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Oct 10, 2009

Saturday October 10, 2009 Brad Wilber

Theme: None

Total blocks: 30

Total words: 72

The maximum word counts for a themeless puzzle is 72 (78 for a weekday 15*15).

As soon as I saw Brad Wilber's byline, I immediately knew "we're not in Kansas any more". His puzzles are just tough. I did fill in more blanks than I first thought. Then I peeked shamelessly at the answer sheet. Quite a few unknowns!

Can't imagine how I would have fared if the original clues remained unchanged. The grid actually does not look intimidating at all, just lots of 9-letter entries, total 14 if I counted correctly.

Across:

1. Pretax sums, e.g.: : SUBTOTALS. Didn't come to me readily. My husband handles all the tax/money stuff in our house.

10. Hero at the Battle of Cabra, 1079: EL CID. Knew this 11th century Spanish hero. Was unaware of the Battle of Cabra.

15. Blackmailer in "David Copperfield": URIAH HEEP. Stumper, though I've seen URIAH clued as "Heep in a Dickens novel" before.

16. Actress Téa: LEONI. She's married to David Duchovyn of "The X-Files".

17. They reach very large audiences: MASS MEDIA

18. Agreements: PACTS

19. Yucatán years: ANOS. Alliteration often happens with foreign words.

20. Wall Street down time?: BEAR MARKET. Great clue. "Wall Street up time" would be BULL MARKET.

22. Jailbird: CON

23. Trains overhead: ELS. In Chicago.

24. Prof's aides: TAS (Teaching Assistants)

26. "Love Don't Cost a Thing" singer, familiarly: J-LO. One of my favorite J-LO songs. I wonder if anyone tried TLC.

27. City south of Fort Worth: WACO. And EL PASO (10D West Texas city). The Texas oil city is ODESSA.

28. Former Ger. currency: DMS (Deutsche Marks). Is it a common abbreviation? RMB is Chinese currency. It stands for RenMinBi, literally "people's currency".

29. Football boot that takes unexpected bounces: SQUIB KICK. No idea. Football terms are definitely my blind spots.

32. Newsman Huntley: CHET. He co-anchored "The Huntley-Brinkley Report" with David Brinkley.

33. Grinch creator: SEUSS. "How the Grinch Stole Christmas!"

34. Bird Down Under: EMU. It's on Australian coat of arms.

37. Foliage-eating pest: GYPSY MOTH.

39. Lush's sound: HIC. An onomatopoeic word. An imitation of hiccup.

40. Chatters: GABS

41. Western alliance: Abbr.: OAS (Organization of American States). Since 1948.

42. Luther opponent Johann __: ECK (Ek). No idea. Wikipedia says he's a 16th-century German Roman Catholic theologian who opposed the reforms of Martin Luther.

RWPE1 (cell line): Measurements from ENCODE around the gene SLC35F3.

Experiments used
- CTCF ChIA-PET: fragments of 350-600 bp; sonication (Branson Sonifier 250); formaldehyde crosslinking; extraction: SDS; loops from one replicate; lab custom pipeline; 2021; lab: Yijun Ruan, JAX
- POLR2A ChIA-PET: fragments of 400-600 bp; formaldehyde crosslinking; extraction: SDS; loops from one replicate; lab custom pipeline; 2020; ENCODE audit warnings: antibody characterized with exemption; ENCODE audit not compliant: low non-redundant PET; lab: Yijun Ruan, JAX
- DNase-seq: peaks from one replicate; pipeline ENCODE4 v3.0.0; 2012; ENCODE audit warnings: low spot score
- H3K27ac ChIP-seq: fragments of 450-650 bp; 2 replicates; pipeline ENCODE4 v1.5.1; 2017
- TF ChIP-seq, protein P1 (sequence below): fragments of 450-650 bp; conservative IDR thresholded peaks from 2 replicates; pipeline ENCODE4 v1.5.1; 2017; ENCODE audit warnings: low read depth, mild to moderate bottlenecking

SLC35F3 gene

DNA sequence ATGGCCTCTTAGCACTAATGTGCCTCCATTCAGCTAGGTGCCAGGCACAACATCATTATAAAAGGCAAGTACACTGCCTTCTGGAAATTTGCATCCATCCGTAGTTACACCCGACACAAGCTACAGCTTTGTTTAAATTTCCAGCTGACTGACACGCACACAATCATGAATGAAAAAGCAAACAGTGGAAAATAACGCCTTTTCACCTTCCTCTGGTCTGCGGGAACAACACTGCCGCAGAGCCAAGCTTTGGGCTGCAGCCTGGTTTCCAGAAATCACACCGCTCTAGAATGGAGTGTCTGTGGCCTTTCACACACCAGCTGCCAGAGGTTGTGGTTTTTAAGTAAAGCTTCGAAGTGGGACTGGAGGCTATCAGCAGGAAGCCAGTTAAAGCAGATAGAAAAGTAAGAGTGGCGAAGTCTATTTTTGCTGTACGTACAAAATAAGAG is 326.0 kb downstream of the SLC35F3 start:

43. NASDAQ debut: IPO (Initial Public Offering)

45. Closest pal, in texting shorthand: BFF (Best Friend Forever)

48. Product sold below cost to attract customers: LOSS LEADER. New phrase to me.

51. Jezebel's deity: BAAL. Hebrew for "lord"/"master". It's just clued as "False god" yesterday. Jezebel was the wife of Ahab, king of Israel. According to the Bible, she encouraged idolatry.

52. Flannel shirt pattern: PLAID

53. Booming voice quality: RESONANCE

55. __ Carlo: MONTE

56. "Cogito ergo sum" philosopher: DESCARTES (dey-KAHRT). René DESCARTES: "I think, therefore I am".

58. Shrub with fluffy grayish flower clusters: SMOKE BUSH.

Down:

1. "Poison" plant: SUMAC. Highly toxic.

2. Seventh planeta: URANO. Spanish for Uranus I gather.

3. Plains bovine: BISON

4. Soviet news agency: TASS. Now Itar-TASS.

5. Resistance unit: OHM. Named after the German physicist G. S. OHM. The reverse MOH is "unit of conductance".

6. Amoebalike movie alien: THE BLOB. Nope. Have never heard of the movie. Wikipedia says it's Steve McQueen's debut performance.

7. Dreaded mosquito: AEDES (ey-EE-deez). The yellow-fever mosquito. Another new word.

8. Darth's daughter: LEIA. From "Star Wars".

9. Title gladiator played by Kirk Douglas: SPARTACUS. I guessed.

11. Goneril's father: LEAR. King Lear. He has three daughters: Goneril (oldest, bad), Regan (middle one, bad too) and Cordelia (youngest, good).

12. Old military topper with a turned-up brim: COCKED HAT